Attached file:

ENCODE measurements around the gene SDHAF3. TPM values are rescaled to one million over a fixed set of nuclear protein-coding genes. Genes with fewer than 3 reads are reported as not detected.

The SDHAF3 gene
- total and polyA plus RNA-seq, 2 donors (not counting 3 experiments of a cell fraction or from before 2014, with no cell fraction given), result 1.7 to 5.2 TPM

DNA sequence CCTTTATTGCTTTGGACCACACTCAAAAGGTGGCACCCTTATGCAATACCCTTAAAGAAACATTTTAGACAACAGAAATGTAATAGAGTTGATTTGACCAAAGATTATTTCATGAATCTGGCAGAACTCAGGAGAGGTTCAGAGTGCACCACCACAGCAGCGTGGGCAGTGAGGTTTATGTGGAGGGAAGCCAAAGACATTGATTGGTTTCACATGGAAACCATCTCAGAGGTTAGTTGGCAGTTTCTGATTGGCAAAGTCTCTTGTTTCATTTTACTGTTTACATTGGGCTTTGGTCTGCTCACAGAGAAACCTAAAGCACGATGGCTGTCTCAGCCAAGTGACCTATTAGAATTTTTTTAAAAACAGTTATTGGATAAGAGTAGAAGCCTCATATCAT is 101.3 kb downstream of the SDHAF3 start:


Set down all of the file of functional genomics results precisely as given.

ENCODE measurements around the gene SDHAF3. TPM values are rescaled to one million over a fixed set of nuclear protein-coding genes. Genes with fewer than 3 reads are reported as not detected.

The SDHAF3 gene
- total and polyA plus RNA-seq, 2 donors (not counting 3 experiments of a cell fraction or from before 2014, with no cell fraction given), result 1.7 to 5.2 TPM

DNA sequence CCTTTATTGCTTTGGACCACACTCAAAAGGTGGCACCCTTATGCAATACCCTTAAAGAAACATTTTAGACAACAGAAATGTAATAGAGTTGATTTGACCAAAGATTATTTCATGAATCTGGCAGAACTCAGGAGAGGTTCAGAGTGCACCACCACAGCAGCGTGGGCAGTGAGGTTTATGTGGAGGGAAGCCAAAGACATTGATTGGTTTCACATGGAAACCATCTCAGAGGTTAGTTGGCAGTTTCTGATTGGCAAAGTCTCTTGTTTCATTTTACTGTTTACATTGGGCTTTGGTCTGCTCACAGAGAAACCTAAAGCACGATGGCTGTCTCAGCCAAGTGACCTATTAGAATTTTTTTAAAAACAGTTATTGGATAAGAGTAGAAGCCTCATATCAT is 101.3 kb downstream of the SDHAF3 start: